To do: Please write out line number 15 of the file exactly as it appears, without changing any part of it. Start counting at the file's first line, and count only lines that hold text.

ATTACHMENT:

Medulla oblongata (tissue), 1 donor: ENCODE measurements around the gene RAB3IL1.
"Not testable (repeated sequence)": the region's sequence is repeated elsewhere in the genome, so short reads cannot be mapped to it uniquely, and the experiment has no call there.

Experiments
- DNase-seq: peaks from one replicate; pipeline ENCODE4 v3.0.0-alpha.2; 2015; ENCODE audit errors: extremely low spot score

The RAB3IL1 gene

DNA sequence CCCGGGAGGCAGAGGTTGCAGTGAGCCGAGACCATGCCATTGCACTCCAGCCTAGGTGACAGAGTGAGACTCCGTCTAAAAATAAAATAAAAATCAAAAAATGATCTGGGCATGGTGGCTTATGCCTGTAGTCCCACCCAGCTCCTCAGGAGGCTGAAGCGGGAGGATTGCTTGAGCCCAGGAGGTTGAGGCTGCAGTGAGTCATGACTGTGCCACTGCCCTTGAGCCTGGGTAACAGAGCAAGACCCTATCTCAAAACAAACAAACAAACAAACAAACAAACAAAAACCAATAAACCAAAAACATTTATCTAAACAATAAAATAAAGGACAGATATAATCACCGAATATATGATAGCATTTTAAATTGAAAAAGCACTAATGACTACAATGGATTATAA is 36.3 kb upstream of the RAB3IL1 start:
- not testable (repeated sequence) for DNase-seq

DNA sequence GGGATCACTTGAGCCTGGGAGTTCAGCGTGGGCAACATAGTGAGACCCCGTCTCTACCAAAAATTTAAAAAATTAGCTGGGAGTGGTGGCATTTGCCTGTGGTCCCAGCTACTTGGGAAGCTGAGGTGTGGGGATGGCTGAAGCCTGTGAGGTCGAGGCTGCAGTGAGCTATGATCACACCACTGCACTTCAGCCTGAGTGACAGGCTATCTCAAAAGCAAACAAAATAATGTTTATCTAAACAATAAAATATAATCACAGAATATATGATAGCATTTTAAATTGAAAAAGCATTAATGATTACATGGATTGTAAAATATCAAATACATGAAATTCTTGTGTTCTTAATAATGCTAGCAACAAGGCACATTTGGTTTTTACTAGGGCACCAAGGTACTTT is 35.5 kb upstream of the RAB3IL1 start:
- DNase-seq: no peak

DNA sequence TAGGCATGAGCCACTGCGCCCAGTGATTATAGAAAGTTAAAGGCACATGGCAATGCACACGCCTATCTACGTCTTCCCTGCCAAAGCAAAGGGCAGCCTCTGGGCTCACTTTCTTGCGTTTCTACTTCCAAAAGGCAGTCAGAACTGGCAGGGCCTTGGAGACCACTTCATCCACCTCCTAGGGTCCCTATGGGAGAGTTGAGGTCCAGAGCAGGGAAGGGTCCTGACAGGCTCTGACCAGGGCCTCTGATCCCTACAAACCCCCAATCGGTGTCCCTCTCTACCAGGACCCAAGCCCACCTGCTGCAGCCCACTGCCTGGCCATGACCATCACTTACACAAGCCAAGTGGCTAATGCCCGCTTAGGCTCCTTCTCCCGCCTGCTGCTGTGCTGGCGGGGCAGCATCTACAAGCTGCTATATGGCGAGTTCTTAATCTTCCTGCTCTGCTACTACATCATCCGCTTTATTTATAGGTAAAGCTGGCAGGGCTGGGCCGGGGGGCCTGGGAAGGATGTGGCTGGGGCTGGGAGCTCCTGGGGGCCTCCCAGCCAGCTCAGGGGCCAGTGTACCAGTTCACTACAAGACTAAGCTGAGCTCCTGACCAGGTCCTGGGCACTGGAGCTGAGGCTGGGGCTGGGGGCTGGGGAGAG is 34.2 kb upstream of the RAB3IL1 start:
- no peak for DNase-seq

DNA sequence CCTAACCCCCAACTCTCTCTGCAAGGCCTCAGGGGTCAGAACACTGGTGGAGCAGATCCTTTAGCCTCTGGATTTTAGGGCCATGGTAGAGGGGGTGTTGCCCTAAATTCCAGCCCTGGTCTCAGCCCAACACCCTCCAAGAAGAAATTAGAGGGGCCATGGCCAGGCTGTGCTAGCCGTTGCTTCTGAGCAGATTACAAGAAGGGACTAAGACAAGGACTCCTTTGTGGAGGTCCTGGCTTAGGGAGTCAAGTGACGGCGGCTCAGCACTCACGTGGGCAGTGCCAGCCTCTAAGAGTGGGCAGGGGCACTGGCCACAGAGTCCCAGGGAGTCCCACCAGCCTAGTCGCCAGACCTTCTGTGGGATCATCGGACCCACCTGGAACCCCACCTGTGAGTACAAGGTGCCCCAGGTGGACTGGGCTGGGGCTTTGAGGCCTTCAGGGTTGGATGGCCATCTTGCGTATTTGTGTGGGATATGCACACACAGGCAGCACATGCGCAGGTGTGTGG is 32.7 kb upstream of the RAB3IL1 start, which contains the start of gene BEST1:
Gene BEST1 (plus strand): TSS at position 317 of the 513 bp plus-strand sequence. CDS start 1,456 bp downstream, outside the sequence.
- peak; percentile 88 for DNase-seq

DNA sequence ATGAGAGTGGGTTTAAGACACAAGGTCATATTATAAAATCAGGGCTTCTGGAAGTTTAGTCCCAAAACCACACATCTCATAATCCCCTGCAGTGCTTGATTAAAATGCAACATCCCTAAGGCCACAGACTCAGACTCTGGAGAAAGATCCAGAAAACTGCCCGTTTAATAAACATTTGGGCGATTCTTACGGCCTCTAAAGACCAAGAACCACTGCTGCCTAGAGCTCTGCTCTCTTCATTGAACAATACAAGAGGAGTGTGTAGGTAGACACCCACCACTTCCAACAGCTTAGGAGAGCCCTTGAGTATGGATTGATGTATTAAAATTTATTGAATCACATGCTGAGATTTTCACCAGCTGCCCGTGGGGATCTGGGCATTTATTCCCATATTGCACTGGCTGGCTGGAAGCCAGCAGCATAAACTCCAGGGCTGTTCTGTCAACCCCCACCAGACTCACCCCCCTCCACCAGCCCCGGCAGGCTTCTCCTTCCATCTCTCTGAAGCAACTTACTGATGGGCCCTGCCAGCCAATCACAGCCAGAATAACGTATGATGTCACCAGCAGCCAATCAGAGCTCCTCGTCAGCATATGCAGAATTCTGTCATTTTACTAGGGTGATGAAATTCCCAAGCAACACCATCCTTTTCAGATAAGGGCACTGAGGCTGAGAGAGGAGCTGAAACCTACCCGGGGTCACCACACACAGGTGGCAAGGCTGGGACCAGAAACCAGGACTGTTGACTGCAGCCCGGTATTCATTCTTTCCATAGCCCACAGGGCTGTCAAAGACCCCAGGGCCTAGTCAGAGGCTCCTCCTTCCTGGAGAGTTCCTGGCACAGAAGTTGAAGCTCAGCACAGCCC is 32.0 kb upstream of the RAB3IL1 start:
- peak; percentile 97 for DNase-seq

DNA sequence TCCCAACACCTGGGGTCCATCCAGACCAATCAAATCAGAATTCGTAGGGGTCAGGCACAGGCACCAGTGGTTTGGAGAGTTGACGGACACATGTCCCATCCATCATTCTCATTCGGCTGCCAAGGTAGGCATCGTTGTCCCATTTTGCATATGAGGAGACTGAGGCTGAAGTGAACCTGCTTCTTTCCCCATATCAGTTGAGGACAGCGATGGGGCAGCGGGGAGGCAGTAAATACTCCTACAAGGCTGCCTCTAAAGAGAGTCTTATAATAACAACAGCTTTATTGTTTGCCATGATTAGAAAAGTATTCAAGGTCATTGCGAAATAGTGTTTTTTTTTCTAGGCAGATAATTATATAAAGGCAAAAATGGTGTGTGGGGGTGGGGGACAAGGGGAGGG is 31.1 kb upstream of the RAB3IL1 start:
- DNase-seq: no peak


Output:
DNA sequence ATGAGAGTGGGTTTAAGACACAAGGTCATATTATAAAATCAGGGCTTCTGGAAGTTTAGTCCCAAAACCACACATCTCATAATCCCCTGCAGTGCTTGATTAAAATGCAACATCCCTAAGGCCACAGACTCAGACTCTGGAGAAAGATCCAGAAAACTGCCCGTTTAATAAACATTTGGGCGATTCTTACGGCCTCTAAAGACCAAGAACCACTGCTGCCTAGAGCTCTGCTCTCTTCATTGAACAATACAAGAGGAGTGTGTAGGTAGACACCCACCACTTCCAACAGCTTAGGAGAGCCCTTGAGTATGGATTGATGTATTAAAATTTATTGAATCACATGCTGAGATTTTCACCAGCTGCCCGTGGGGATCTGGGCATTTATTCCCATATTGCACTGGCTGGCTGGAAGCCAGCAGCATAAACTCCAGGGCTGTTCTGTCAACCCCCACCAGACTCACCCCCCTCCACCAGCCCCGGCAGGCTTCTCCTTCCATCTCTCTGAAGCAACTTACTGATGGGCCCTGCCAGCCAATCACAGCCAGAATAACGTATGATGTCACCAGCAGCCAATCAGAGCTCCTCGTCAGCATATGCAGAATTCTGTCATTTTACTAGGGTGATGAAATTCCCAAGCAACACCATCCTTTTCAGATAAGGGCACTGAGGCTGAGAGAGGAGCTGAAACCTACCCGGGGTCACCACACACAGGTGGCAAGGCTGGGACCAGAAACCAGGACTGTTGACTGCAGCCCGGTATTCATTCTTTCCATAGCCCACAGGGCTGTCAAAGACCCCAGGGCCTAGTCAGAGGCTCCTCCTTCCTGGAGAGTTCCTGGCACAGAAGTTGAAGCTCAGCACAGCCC is 32.0 kb upstream of the RAB3IL1 start: